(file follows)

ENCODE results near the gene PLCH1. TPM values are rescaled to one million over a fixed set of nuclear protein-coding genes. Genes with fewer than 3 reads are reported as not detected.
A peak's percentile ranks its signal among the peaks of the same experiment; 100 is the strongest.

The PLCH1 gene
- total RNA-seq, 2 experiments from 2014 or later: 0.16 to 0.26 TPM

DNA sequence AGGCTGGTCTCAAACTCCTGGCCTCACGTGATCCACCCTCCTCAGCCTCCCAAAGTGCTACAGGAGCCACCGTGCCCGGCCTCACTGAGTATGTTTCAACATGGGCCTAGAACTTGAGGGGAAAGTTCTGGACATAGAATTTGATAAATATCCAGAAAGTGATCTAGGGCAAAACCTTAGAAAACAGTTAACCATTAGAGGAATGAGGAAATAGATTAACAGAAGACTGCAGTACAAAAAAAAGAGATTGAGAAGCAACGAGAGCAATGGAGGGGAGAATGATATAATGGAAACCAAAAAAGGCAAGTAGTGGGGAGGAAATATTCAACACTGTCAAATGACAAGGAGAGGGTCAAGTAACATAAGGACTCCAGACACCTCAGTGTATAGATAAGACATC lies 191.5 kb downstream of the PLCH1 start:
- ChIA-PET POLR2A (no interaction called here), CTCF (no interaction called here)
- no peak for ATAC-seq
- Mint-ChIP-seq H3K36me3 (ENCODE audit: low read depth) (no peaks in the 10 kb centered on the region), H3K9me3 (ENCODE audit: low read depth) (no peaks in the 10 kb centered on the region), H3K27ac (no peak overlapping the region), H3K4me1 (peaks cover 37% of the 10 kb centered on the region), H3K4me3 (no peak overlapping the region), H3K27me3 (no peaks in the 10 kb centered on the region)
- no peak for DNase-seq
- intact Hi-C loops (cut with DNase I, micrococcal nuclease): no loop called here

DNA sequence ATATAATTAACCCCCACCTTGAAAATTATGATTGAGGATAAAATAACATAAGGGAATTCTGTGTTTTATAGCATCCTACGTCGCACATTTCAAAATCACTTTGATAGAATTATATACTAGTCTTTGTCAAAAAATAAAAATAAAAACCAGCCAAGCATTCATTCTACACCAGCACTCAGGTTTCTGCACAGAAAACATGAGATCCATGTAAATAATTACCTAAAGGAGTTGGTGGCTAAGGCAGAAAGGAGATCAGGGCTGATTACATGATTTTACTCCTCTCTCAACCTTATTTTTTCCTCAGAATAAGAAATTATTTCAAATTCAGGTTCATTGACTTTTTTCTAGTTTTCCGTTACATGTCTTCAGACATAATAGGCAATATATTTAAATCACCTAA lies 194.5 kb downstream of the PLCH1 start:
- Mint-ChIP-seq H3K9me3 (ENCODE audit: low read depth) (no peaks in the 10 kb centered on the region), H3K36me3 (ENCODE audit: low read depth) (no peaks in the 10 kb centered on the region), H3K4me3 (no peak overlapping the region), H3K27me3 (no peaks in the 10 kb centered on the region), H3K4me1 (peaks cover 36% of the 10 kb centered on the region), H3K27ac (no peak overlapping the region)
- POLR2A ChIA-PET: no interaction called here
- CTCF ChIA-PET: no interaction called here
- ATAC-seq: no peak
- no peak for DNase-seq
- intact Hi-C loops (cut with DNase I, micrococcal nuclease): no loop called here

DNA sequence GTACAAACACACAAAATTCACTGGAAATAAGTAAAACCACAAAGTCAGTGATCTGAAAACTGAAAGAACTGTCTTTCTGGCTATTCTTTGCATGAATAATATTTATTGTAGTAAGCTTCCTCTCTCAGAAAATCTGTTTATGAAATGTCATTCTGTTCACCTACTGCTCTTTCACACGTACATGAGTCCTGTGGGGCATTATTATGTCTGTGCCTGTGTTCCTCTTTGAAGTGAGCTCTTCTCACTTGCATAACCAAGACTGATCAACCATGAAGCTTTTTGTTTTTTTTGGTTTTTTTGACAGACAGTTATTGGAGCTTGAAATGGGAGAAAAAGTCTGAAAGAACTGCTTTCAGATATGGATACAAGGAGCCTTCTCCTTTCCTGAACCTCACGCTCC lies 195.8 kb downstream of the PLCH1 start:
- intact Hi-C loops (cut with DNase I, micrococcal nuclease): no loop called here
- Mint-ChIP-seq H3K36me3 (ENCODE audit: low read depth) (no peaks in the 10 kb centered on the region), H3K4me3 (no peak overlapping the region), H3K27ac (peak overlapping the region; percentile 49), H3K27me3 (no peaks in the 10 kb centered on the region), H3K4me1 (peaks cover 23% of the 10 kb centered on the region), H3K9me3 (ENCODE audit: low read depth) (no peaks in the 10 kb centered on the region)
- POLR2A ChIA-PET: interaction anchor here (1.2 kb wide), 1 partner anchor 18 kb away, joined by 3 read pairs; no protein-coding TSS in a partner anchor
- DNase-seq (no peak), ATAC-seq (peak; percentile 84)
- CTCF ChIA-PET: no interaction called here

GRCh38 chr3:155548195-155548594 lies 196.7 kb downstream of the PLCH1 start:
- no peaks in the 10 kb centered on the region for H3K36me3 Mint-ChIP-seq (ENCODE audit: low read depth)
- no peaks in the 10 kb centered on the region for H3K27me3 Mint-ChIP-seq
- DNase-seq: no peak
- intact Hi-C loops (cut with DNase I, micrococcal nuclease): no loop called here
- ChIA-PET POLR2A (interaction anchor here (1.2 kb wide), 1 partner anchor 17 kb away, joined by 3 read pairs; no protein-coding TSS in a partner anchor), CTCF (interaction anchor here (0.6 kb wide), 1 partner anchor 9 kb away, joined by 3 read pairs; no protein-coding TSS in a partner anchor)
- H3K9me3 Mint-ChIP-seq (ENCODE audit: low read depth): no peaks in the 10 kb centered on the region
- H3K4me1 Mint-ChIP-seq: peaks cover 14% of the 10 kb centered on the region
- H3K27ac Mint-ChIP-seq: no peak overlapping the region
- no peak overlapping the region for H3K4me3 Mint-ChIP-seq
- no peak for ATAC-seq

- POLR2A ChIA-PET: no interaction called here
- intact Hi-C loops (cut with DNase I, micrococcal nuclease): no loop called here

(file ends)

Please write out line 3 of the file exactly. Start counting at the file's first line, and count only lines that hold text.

The PLCH1 gene